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Lets say I have a domain model with a class called Blog that has a property called BlogEntries (that contains objects of type BlogEntry). If I have a database model with two tables "Blog" and "BlogEntry", it's not impossible that I have 1000 blog entries for a blog. If I were to show the blog on a web site, I would only want to display maybe 20 blog entries at a time, so I would have to use some sort of paging. I obviously don't want 1000 records to be fetched from the DB all the time.

How would I go about doing that? Should the BlogEntries property even be in the Blog domain object, or perhaps in the respository? I would still like to have the possibility to add blog entries as well as geting a paged result of existing ones. What would the NHibernate mapping look like?

The Blog/BlogEntry thing is just an example, it could just as well have been a Customer/Order example or any other master/detail scenario.

Please enlighten me!

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3 Answers 3

up vote 1 down vote accepted

I would make BlogEntry it's own Aggregate root, with it's own repository. You would get BlogEntry instances for a particular Blog by querying the BlogEntry repository for all BlogEntry's that have a given BlogID. I can't provide specifics about the repository beyond that since there are several different strategies for implementing repositories (one generic repository vs many, separate finder methods vs one that takes a complex specification object, etc). The finder method of the repository should support paging.

public class Blog
{
    public int ID {get;set;}
    // other stuff
}

public class BlogEntry
{
    public int ID {get;set;}
    public int BlogID {get;set;}
}

public class BlogEntryRepository
{
    public IEnumerable<BlogEntry> FindByBlogID(
        int blogID, int pageIndex, int pageSize) 
    {
        // implementation
    }
}

Alternatively, (also with BlogEntry modeled as an Aggregate root) you could add a collection of BlogEntryIDs to your Blog class. This would be better than having the BlogEntry instances themselves in the Blog class as you would have much less data to load when you want to get a Blog instance. With those IDs, you could select a subset of them and pass them into a BlogEntry repository method that accepts a collection of IDs. In other words there would be a little more logic in your domain to support the paging, and a more generic getter in the repository.

public class Blog
{
    public int ID {get;set;}
    public IEnumerable<int> BlogEntryIDs {get;set;}
    // other stuff
}

public class BlogEntry
{
    public int ID {get;set;}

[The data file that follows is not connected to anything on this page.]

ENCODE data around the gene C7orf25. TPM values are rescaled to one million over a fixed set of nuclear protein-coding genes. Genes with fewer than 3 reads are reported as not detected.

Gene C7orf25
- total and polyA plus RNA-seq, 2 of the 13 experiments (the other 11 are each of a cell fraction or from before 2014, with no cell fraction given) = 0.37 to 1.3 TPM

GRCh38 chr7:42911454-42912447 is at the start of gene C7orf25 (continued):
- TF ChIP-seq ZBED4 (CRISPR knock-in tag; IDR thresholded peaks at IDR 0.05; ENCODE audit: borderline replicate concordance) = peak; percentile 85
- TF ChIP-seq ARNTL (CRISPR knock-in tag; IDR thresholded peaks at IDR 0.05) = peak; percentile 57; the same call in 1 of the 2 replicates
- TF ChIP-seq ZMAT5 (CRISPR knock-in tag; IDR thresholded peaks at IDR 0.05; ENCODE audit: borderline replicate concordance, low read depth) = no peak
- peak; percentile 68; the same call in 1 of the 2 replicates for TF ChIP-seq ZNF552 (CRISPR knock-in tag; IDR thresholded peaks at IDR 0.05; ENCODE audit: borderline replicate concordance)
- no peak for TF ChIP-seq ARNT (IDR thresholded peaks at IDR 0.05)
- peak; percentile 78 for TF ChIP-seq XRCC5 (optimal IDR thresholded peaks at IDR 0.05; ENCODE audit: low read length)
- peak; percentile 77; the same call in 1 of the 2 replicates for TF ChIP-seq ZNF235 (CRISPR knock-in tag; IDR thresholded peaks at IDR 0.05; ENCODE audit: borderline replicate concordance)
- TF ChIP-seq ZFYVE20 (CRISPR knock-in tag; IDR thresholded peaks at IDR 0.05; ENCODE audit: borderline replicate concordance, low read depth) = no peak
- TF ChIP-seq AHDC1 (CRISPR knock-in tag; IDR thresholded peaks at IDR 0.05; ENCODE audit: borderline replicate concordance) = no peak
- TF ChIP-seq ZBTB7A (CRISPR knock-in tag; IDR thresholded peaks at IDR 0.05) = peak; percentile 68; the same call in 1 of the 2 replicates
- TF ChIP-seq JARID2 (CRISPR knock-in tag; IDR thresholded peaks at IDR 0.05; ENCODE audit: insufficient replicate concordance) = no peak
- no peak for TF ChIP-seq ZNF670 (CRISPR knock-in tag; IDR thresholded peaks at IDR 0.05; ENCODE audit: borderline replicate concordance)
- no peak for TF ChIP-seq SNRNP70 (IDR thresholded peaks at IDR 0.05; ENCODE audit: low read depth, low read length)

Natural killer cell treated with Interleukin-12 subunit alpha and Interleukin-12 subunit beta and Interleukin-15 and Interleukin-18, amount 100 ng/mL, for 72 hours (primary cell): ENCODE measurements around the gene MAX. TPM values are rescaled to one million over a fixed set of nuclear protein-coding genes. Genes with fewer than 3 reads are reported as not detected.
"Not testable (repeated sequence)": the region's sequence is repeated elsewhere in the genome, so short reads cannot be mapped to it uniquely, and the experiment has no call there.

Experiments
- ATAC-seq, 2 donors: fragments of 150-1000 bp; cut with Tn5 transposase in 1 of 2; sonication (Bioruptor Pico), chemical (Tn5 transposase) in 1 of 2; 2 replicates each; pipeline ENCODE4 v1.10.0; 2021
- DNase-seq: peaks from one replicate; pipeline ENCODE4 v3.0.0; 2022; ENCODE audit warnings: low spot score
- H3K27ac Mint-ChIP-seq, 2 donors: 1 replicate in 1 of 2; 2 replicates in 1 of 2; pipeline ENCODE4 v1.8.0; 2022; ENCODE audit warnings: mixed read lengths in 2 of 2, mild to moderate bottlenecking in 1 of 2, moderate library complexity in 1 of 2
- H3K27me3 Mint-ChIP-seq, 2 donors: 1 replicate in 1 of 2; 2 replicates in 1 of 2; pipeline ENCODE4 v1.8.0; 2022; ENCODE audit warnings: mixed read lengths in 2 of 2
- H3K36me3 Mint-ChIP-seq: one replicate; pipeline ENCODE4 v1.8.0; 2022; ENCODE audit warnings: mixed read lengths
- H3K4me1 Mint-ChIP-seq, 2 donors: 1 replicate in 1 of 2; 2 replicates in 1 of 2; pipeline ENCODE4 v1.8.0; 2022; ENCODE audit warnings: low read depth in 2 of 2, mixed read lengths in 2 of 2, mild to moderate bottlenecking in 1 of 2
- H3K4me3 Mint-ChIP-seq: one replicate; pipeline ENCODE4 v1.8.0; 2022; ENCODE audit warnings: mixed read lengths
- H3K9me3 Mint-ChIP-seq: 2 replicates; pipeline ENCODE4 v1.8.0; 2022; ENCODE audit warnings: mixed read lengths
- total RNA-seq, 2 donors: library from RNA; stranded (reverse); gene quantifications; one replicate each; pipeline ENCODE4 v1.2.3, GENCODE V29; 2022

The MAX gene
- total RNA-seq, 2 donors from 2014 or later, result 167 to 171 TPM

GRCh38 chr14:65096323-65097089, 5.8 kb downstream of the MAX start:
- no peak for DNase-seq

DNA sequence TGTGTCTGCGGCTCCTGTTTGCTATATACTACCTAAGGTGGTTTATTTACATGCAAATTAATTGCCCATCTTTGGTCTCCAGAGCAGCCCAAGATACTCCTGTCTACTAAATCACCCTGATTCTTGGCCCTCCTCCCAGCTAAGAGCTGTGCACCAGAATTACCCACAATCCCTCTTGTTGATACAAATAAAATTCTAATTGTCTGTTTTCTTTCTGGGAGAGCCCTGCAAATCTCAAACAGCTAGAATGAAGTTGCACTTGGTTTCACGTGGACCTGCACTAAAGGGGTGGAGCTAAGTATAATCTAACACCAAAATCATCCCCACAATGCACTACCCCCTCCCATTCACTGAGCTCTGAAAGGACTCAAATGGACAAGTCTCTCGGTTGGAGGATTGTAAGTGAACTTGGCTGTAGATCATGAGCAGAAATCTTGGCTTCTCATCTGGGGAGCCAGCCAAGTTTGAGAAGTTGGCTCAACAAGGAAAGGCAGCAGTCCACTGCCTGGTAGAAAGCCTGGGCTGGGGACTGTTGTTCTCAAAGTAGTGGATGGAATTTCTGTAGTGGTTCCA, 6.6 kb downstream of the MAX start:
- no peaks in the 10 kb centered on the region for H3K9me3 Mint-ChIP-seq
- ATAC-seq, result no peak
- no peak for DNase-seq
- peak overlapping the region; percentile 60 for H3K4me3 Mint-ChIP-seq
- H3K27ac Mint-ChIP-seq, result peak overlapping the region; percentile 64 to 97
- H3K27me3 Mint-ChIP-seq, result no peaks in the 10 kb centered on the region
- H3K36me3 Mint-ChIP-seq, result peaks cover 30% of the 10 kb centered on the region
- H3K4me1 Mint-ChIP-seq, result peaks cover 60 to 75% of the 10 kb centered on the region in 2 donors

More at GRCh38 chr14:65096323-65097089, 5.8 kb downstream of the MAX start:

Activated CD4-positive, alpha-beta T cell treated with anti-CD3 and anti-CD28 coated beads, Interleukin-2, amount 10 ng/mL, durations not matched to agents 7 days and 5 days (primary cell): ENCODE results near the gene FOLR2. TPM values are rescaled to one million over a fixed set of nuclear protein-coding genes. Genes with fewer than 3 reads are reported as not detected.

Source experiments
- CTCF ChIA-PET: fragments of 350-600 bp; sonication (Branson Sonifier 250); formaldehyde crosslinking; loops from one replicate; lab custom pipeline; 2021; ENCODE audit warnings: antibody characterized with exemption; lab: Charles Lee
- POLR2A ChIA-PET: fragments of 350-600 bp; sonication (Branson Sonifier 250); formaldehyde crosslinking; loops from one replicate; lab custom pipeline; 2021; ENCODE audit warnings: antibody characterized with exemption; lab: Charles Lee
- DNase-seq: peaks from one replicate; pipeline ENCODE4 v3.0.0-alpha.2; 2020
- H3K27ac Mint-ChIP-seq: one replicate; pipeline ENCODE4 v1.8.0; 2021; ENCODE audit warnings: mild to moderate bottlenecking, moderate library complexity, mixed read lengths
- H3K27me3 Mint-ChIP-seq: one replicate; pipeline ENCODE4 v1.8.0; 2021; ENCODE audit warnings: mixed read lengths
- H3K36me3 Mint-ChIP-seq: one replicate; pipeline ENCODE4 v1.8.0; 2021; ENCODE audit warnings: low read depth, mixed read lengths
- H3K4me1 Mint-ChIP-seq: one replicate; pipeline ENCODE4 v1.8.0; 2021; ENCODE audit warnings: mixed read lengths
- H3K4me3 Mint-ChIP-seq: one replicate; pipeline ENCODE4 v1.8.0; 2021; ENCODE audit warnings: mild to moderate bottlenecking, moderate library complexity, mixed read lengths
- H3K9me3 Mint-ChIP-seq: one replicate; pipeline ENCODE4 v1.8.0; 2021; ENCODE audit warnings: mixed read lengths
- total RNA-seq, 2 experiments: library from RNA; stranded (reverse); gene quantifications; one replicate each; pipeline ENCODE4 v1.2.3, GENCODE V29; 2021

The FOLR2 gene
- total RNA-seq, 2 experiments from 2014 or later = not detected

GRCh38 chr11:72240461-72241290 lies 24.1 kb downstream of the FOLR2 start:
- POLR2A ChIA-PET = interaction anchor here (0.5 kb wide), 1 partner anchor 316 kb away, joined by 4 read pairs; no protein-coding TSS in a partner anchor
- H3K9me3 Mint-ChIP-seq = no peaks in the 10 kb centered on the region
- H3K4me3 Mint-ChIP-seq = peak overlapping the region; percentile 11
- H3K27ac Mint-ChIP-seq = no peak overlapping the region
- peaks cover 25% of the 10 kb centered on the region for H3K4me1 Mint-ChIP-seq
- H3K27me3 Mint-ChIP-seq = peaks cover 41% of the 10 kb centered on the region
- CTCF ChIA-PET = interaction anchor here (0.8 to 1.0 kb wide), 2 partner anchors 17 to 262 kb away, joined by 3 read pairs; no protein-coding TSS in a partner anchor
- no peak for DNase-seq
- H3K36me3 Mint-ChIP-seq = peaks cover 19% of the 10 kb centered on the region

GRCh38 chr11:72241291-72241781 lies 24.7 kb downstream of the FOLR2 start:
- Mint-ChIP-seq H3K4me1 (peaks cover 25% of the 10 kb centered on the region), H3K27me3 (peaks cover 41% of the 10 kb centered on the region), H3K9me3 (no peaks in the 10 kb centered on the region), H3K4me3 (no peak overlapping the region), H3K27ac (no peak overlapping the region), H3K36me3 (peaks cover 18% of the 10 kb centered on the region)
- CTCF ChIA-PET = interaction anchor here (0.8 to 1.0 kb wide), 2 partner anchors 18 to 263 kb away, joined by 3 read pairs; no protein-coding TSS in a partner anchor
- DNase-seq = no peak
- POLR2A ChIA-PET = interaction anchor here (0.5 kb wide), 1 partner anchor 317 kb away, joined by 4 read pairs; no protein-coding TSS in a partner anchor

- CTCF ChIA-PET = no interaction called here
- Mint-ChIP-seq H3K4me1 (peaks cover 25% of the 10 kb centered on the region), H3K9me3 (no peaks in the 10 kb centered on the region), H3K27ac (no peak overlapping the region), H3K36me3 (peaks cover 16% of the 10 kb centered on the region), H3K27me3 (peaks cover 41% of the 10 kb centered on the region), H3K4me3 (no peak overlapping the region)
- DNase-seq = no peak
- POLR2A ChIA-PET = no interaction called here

public int BlogID {get;set;}
}

public class BlogEntryRepository
{
    public IEnumerable<BlogEntry> Get(IEnumerable<int> blogEntryIDs) 
    {
        // implementation
    }
}

Usage for this approach would be like

// get the second page
var entries = 
  blogEntryRepo.Get(blog.BlogEntryIDs).Skip(1 * PAGE_SIZE).Take(PAGE_SIZE);

In the database, you would return multiple rows, one for each blog entry. (I also prefer to return multiple result sets to get all rows from all related tables in one database round trip. I also make use of SQL 2005's ROW_VERSION function to enable database paging.)

I generally prefer the second method, unless the typical usage shows prohibitive quantities of (e.g. more than a couple thousand) BlogEntry instances associated with a Blog. An array of too many int's would make me wary of performance and memory.

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I like your answer, it makes a lot of sense. What about the "unless" part - what would you do if the array was large. Reading a thousand records from a database on another machine when you're after 20 seems like a bad idea, from a performance memory perspective (as you wrote). –  Kristoffer Oct 23 '09 at 5:56
    
In the "unless" case, I would go with the first approach. I've added sample code to make both approaches clearer. In the second approach, with the collection of BlogEntryIDs, even though you might be asking for hundreds or thousands of rows, you're only asking for a single integer column per row. The only way to see if this is acceptable is to establish performance requirements at some level and do some preliminary testing. Or just go with the first approach. –  G-Wiz Oct 23 '09 at 6:33

You have to access the blogentry in it's own repository to get a paged list.

Edit: Why downvote? Is this wrong?

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For collection of blog entries you could use BatchSize attribute. It will let you not to select all collection from the data base, only required values.

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This will still load all values of page one when navigating to page 2 –  Paco Oct 22 '09 at 15:00

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